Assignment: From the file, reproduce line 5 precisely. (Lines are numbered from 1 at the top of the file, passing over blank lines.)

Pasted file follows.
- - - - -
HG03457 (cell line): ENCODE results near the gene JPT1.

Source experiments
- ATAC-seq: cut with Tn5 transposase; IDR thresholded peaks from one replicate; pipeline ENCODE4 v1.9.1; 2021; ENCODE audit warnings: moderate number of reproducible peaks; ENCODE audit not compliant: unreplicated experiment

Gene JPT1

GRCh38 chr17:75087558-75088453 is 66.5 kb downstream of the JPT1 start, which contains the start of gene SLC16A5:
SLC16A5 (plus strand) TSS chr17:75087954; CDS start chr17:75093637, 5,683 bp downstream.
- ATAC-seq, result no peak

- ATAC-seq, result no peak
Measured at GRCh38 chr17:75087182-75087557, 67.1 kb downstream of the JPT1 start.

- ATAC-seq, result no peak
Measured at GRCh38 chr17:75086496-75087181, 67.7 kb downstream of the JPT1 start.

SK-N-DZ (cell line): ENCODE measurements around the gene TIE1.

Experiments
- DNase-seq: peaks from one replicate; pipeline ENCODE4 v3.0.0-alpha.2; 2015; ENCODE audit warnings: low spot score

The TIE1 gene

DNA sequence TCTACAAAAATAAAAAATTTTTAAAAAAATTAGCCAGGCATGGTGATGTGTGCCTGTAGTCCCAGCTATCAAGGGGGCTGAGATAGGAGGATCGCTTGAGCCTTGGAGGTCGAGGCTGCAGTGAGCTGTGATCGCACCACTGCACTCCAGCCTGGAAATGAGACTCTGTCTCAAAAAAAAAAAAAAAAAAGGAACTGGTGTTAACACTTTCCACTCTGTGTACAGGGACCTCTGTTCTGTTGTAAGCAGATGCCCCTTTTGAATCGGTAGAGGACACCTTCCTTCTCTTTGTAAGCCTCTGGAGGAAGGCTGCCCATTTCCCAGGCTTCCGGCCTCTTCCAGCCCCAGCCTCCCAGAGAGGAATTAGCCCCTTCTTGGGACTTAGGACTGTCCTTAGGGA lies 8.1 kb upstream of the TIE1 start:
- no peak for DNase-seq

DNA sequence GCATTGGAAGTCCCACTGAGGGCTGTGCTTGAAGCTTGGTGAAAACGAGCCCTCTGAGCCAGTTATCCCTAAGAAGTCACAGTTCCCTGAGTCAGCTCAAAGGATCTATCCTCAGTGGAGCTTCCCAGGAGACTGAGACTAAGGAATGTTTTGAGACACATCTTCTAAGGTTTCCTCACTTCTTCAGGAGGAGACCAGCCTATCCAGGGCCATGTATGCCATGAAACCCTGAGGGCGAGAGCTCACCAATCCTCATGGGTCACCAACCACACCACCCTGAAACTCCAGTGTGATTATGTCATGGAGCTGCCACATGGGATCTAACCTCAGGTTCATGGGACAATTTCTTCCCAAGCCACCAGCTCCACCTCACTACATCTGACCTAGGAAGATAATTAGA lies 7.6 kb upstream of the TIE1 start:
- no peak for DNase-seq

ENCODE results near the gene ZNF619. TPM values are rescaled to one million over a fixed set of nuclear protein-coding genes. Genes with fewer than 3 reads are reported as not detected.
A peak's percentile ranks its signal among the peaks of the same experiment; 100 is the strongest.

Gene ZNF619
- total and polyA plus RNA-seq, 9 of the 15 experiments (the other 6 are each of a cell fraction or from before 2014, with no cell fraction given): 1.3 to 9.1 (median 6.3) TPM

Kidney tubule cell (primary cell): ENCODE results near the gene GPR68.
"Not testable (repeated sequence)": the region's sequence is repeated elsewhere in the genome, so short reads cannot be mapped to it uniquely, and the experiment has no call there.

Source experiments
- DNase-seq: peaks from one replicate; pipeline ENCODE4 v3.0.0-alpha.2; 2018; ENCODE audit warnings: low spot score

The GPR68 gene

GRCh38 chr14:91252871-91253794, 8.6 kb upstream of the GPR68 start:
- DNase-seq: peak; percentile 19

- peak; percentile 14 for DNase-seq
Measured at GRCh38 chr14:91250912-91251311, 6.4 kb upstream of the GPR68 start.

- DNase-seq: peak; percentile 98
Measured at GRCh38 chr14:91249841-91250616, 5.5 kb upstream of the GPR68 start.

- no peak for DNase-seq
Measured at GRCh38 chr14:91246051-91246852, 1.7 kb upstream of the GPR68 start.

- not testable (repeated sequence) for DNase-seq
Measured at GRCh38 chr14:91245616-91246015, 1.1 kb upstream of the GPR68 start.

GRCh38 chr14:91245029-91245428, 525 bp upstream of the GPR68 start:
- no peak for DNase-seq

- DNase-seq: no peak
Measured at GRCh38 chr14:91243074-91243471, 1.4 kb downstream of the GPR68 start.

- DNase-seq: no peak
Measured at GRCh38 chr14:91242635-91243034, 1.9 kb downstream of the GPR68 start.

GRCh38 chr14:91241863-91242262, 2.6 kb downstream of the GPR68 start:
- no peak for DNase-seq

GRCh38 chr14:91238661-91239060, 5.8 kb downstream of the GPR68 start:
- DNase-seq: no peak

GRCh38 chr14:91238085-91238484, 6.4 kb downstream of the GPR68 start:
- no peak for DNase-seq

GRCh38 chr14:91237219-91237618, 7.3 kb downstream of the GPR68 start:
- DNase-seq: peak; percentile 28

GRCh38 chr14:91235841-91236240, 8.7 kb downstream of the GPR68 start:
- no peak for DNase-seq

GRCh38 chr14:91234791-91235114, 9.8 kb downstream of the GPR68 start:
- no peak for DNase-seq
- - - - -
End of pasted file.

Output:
GRCh38 chr17:75087558-75088453 is 66.5 kb downstream of the JPT1 start, which contains the start of gene SLC16A5: